Cannabis growers are pushing for no setbacks for hemp as a way to reduce current setbacks in the new cannabis ordinance. They will make the argument that it is the same plant with the same smell.

Federal requirements

Currently Hemp is regulated by the States. The Federal Government requires each state to come up with a program for growing hemp in those states

California State requirements

This is a work in progress. Currently there are few requirements. The grower must register with the County Agricultural Commissioner,  pay a fee (most of which goes to the state), grow only “certified strains”, and subject to laboratory testing 30 days before harvest to test THC levels. Plants testing above the level of .03 must be destroyed. Commercial hemp farms must be at least 1/10th acre but there is no maximum size.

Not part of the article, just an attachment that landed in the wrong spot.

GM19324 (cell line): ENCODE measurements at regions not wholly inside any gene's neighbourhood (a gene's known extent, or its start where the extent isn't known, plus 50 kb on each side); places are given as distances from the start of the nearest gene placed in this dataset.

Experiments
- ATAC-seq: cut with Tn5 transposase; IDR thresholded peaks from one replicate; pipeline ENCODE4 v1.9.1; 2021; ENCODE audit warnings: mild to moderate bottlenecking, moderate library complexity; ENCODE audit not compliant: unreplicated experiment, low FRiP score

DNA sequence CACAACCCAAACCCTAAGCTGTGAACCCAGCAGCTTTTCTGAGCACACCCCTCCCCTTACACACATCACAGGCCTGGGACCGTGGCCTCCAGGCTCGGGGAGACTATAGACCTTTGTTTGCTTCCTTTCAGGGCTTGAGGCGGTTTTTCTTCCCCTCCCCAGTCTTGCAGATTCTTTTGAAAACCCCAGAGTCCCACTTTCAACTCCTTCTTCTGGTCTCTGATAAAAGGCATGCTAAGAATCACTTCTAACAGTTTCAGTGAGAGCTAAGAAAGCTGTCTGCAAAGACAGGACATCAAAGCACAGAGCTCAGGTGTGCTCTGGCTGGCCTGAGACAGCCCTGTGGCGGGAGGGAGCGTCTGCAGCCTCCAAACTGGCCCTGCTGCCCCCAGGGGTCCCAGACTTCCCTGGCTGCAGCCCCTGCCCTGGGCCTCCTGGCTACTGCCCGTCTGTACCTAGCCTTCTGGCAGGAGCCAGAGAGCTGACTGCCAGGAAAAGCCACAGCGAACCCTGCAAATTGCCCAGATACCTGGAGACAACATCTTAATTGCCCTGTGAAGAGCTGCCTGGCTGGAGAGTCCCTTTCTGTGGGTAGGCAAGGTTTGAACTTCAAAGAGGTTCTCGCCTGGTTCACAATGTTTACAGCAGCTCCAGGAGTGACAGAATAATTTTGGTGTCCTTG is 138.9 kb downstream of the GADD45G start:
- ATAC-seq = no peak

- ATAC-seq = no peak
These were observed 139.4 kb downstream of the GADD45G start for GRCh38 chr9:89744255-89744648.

Other Counties

Other California Counties are all over the map. On one extreme are Counties which have no regulations at all. In these Counties Hemp is currently being grown with no requirements.  Kern is one such County with 7,000 acres of unregulated hemp. A large number of Counties currently are operating under a moratorium, as is Sonoma County. In these Counties only “institutions” may currently grow hemp.  In Sonoma County, Shone Farm currently has a hemp crop about 1 acre in size located near their vineyard. These “moratorium Counties” are working on hemp regulations. According to Tony Linegar (the Agricultural Commissioner) Some Counties in the Central Valley have included setback requirements. Merced and San Joaquin have 200 ft from property line and 1,000 ft from sensitive uses.